|Money doesn't grow on trees, it comes out of boxes on Mario's head. Duh.|
For instance, Facebook's gaming app database slowly but surely implemented coins which could be used essentially as cheat codes. If you were too impatient to level up the hard way or wait for more free games to be playable, you could break out your credit card and buy the ability to skip past these restrictions. Those imaginary credits that would earn you the extra clothes to customize your character were now things you would have to pay for.
Mobile apps adopted that same philosophy as well. You can pay to play the game and the developers will also earn ad revenue, but there's almost always going to be an option to buy something to go along with the game on top of that.
Candy Crush, a game that can be played on both platforms, follows the same mentality of allowing its players the opportunity to buy upgrades to help with those frustrating levels that seem impossible. It has been dubbed the most addictive online game ever, with some reports saying that people overall spend almost $650 thousand a day on the game. Thankfully, that's not each particular person, but if you break that down amongst its 700 million-something users, everyone is playing their part.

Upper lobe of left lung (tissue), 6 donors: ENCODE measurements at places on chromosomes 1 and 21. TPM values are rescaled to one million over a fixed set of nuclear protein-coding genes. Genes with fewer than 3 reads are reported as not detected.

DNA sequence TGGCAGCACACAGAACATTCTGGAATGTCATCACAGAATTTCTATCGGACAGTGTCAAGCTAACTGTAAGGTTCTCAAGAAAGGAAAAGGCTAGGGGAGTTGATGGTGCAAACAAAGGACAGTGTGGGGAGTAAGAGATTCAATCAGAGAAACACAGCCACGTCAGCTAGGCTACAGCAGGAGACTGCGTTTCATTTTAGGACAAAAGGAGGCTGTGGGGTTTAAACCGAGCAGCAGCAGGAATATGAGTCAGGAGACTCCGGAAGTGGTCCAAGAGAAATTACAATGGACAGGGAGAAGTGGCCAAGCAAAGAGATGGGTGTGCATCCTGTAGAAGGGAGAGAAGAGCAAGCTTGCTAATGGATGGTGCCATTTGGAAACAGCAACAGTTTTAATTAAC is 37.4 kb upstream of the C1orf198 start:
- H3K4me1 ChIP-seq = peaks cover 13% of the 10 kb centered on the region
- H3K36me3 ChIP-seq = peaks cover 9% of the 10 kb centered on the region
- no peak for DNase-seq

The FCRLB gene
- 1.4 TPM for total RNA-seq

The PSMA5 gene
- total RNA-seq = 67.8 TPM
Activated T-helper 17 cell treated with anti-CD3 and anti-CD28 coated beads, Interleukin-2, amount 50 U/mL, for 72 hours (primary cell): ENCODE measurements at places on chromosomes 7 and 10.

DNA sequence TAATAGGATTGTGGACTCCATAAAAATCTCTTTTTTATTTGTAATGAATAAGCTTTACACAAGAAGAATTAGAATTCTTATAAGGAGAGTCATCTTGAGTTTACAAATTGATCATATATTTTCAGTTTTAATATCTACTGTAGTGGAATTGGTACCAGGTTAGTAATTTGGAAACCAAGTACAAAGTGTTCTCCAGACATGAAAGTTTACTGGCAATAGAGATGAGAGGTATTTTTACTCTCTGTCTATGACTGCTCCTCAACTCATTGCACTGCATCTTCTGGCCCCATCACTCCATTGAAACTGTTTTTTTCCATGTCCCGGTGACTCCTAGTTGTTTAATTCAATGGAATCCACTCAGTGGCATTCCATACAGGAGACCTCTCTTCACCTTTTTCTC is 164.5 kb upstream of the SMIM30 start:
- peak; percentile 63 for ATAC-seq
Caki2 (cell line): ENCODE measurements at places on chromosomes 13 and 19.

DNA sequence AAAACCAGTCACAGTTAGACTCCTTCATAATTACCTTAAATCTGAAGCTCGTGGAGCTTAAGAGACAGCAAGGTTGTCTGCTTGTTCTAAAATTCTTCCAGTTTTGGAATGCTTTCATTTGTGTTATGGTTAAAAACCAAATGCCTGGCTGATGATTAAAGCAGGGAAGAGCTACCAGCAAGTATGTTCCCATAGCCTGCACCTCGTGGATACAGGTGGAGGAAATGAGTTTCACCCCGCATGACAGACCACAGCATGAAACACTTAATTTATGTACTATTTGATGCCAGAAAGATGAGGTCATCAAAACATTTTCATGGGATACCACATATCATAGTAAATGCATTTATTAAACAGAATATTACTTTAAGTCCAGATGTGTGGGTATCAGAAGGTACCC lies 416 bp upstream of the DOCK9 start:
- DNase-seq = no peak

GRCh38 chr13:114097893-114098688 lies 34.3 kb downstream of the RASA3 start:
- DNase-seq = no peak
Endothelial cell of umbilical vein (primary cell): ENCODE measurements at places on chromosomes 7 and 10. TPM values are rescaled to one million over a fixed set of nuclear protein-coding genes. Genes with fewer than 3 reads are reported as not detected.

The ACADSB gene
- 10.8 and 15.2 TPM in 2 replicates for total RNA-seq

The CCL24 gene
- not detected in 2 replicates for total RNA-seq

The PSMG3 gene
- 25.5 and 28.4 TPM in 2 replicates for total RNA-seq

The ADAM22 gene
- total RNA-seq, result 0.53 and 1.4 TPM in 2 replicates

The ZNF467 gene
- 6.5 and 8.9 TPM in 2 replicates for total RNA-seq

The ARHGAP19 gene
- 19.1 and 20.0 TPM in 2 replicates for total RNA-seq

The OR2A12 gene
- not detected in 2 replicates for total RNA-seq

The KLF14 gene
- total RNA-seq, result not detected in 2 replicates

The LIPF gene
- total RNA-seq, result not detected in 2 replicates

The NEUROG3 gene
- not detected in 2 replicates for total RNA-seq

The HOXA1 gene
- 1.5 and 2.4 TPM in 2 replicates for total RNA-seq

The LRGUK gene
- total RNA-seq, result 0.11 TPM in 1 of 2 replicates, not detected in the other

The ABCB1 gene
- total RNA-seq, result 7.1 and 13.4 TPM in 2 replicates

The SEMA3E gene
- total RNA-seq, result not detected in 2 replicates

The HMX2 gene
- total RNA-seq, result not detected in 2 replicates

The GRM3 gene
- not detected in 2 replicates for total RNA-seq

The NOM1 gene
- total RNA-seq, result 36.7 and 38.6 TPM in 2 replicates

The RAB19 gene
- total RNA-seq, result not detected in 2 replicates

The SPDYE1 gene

What do you think the next step for how real money is tied into gaming? What does the future have in store for things like PayPal and Bitcoin in regards to online gaming? Tell us your theories and thoughts in the comments below!